@James, @Sabrina - by granting amnesty to those who were sent to the US by their parents, we open our doors to every nation in the world sending their children into the US in hopes they'll stay in school and gain citizenship. If we simply allow the (grown) children to stay, and cannot prosecute the parents because they are in another country - it becomes a free-for-all.
Posted by David, a resident of the Old Mountain View neighborhood, on Jul 14, 2011 at 4:46 pm
"Former Mountain View High school student, and former undocumented immigrant since 5 years old"
America needs to make a new policy for children that are brought over to the US against their will. We did not brake law. Our lives, personalities and friendships are formed and shaped in this country. Like it or not, it is our country and moving back to our native land would be like a first generation legal immigrant going back their native country. I would be lost and a foreigner there. We are also not taking anyone's job; if you are good at what you do then you should be able to rise against the rest.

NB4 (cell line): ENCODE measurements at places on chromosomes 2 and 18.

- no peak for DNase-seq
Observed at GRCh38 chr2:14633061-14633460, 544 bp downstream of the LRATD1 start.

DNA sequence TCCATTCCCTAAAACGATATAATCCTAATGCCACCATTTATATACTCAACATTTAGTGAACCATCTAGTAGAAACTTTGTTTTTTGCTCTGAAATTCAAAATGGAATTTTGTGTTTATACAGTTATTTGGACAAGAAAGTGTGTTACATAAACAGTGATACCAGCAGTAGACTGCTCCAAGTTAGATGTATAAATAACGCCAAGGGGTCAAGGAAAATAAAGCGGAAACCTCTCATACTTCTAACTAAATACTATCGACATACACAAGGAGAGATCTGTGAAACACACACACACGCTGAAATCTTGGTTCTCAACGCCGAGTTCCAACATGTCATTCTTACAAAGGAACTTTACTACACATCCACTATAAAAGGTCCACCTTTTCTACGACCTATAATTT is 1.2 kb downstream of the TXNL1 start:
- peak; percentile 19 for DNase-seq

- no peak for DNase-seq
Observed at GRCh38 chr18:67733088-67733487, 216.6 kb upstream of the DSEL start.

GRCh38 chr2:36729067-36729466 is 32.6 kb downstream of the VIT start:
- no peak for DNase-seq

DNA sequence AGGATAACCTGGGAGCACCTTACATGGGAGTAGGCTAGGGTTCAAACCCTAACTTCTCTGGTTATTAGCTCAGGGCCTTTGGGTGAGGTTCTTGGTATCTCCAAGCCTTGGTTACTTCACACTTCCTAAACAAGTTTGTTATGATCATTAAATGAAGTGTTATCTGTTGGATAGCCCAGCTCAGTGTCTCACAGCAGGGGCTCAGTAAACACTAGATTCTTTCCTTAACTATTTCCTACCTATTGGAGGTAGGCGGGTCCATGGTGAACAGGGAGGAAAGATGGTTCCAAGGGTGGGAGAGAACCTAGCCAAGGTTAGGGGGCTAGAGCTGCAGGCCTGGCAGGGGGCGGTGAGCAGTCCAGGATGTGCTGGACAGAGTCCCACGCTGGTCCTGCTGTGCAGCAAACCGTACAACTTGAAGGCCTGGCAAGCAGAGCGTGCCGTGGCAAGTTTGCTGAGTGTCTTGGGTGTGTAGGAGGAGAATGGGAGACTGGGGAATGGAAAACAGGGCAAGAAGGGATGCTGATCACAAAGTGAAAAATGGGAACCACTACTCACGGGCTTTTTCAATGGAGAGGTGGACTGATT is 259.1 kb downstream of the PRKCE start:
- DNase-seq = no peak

Posted by Bruno, a resident of the Old Mountain View neighborhood, on Jul 14, 2011 at 5:33 pm
Are you sure he's not Latino? I guess the name Jose Antonio Vargas threw me off, sue me. If you want him deported so bad you should call the authorities or place him under citizens arrest. If you can't do that, maybe you should worry about something/somebody else.
Posted by James Hoosac, a resident of another community, on Jul 14, 2011 at 11:19 pm
What about those illegal immigrant youths who became thieves, robbers, drug dealers and killers?